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The irony is, the higher the performance level in sport the clearer and simpler; roles, communications, goals and instructions are. Senior leadership teams appear to be the opposite; many competing priorities, a complex matrix of goals and a shifting sand of importance of deliverables.

Elite sport has got it worked out. When the pressure comes on the ability to split our attention disappears (as if it was strong to begin with) and we want to be focusing on executing the most important task at that moment.  Corporately we drift. This focus this month, this department measured one way compared to another, confusing messages and fingers crossed, it all somehow works out.

If you confuse them, you will lose them!

In states of confusion humans prioritise “making sense” before anything else. If your team or business is confused, they are not performing, at best they’ll be doing what is most comfortable. In that moment you have lost their leadership and they are doing their own thing.

Try this one simple question.   Ask members of your leadership team “what is the most important goal for us to get right this year” – then stand back and listen. Take their answers literally, don’t blend their responses so that you feel good about having a high performing team. If they aren’t word for word the same, you don’t have alignment – simple, there is no other answer. If you don’t have alignment then your leaders and their teams are servicing other goals than the primary one which you thought they were focused on, meaning you are throwing good resources down a pipe that is not leading to where you want.

Russie Erasmus was able to turn the performance of the Springboks around in just under two years. They went from being eighth in the world to being World Cup champions and it wasn’t all about just playing better rugby. He made things simple for the players to understand, simple plans to execute, consistent with players he chose (the squad didn’t have to think about who was playing beside them this week). Consistency is something he speaks of building and consequently winning occurs.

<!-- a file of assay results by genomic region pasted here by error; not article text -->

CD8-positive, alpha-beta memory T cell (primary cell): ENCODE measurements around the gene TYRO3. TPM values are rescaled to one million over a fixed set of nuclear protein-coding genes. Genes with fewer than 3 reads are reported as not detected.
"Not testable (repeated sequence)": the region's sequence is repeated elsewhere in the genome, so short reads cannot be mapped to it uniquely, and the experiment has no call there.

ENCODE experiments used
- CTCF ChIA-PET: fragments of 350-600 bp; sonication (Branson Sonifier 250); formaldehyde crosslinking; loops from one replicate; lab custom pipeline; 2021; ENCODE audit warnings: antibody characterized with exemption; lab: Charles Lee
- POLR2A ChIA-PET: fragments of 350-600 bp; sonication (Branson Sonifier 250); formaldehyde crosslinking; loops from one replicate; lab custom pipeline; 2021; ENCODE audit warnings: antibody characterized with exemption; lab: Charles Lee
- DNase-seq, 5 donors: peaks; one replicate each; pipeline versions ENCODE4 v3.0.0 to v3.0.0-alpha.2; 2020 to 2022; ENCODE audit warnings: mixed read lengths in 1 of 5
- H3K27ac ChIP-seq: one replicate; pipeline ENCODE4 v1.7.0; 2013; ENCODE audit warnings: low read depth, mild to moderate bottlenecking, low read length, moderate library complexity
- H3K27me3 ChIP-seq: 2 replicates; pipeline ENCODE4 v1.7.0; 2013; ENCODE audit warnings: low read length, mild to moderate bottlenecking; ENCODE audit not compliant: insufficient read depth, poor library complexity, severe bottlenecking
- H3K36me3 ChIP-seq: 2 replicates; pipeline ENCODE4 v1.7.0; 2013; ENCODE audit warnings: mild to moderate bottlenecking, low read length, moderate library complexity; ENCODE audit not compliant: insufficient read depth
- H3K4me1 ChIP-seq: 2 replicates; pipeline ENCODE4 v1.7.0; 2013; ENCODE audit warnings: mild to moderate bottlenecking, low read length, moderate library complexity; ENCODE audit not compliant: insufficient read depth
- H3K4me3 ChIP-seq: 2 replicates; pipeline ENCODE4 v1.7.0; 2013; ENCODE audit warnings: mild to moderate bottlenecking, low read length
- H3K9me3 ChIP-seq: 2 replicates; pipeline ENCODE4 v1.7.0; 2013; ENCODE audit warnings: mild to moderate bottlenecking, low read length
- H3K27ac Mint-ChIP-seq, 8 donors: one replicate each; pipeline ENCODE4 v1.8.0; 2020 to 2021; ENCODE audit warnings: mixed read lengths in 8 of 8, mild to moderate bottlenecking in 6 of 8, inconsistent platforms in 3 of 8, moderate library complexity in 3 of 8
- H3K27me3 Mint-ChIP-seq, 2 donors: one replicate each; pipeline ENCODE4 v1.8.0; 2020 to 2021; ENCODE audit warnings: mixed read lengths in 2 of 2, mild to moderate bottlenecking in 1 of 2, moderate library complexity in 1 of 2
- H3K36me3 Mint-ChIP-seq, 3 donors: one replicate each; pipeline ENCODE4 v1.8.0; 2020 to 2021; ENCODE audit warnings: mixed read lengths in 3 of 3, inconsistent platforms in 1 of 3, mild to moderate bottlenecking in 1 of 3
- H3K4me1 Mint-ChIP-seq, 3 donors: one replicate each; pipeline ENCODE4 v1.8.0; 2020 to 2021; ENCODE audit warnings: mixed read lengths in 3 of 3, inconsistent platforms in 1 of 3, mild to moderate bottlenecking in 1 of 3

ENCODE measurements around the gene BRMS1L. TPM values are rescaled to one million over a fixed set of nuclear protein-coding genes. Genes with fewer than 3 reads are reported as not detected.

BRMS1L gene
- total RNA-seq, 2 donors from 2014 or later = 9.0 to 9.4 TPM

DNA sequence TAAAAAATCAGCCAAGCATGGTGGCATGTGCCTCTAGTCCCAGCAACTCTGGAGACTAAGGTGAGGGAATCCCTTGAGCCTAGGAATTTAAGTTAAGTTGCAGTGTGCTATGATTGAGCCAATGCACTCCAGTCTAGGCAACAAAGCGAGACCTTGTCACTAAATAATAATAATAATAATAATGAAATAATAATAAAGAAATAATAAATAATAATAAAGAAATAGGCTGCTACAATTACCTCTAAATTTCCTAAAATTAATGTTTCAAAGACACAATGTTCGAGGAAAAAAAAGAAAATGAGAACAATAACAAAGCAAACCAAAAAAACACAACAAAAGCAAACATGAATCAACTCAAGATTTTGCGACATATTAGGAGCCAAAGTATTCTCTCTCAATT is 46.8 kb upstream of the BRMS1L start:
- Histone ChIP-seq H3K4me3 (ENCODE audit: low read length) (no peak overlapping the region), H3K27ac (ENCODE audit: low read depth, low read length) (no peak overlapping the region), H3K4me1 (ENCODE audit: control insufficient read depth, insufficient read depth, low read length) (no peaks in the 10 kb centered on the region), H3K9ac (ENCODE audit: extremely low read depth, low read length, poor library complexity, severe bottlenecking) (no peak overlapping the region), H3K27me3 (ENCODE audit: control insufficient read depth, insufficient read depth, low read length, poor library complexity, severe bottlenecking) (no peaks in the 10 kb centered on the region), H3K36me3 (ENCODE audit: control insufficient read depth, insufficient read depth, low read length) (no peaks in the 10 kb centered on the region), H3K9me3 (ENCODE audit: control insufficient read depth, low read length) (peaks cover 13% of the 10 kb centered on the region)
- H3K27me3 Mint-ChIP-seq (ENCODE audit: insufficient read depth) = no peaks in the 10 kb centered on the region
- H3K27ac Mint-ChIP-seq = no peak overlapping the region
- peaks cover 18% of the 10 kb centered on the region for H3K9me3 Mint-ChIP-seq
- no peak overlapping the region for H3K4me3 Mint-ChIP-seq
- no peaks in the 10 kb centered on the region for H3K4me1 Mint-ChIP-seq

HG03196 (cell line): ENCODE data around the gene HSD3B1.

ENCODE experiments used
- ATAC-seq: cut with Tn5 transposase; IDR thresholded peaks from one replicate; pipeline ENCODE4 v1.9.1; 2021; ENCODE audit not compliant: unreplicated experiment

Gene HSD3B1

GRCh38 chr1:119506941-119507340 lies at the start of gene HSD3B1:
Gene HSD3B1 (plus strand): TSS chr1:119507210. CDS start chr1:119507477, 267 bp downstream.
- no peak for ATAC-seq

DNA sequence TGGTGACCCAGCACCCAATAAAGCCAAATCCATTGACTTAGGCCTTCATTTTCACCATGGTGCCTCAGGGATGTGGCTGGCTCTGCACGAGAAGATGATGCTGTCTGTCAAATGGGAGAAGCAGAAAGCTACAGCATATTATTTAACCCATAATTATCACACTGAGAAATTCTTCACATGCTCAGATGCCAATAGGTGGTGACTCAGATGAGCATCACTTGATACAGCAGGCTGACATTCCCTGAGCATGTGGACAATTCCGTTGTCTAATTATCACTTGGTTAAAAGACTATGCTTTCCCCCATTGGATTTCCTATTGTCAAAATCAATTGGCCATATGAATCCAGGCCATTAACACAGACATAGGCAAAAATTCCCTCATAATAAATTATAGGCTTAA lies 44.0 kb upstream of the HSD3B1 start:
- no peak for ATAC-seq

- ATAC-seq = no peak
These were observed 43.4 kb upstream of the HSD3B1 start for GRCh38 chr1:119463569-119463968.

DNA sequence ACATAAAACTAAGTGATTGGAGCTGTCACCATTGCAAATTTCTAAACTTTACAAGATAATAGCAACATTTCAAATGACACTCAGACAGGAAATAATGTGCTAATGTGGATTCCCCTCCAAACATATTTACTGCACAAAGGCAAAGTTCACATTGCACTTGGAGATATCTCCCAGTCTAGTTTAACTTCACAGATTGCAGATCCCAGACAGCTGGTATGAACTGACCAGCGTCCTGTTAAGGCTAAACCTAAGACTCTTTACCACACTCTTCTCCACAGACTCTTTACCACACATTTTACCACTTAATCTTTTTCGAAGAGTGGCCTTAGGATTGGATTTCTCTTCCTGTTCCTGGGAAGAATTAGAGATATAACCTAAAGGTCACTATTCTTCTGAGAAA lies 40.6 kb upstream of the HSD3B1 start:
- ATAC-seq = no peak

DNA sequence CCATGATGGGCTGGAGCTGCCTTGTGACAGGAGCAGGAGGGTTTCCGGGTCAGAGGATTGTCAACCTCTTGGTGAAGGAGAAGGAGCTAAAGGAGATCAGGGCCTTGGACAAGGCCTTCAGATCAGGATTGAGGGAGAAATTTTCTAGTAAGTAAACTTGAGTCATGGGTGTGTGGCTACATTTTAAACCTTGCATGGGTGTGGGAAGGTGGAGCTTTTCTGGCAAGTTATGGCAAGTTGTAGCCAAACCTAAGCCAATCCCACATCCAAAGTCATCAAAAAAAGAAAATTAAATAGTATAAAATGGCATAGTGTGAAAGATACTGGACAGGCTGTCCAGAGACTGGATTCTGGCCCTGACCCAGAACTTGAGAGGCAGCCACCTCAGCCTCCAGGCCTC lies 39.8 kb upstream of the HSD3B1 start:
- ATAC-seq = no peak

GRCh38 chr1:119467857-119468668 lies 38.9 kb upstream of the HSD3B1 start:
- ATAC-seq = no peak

What we often see around the table of the corporate leadership team is a group of very bright people trying to be successful at multiple agendas. Now I have no problem with that, but what happens is complexity and ambiguity are passed downline and finally rests with the people who are unable to manage it. We see subtle elements of confusion, running from one objective to another, a culture which is driven from mid-levels of the business and when the leadership realise that, it’s too late as they’ve already lost the reigns.

The problem of course is, if you want to create simple and easy “straight line” focus for your team you need to make tough calls at the top and explain why you have chosen; growth over profit, market share over new products, production over quality and safety over speed. These are no doubt not mutually exclusive but if the leadership team can’t make the decision and provide clear and simple explanations, don’t expect anyone else to.

Here’s the clues that your leadership team is not making the business intent simple and clear;

  • Varying answers to the question “what is the business’s main focus?”
  • Measures of success cycle up and down
  • Cut through and sustainability of results is hard to achieve.
  • There are many voices advocating for differing things
  • Nonalignment across key functional groups.

What’s being suggested is simple but not easy, however, what we are asking of leaders is to; manage the complexity, be succinct, make it  easy for us to understand and follow you and manage the ambiguity at your level – are you up for the challenge? If not what the consequence for the rest of us?

What’s your experience in managing competing agendas? How do you create clear and simple messages to engage others and make them feel safe?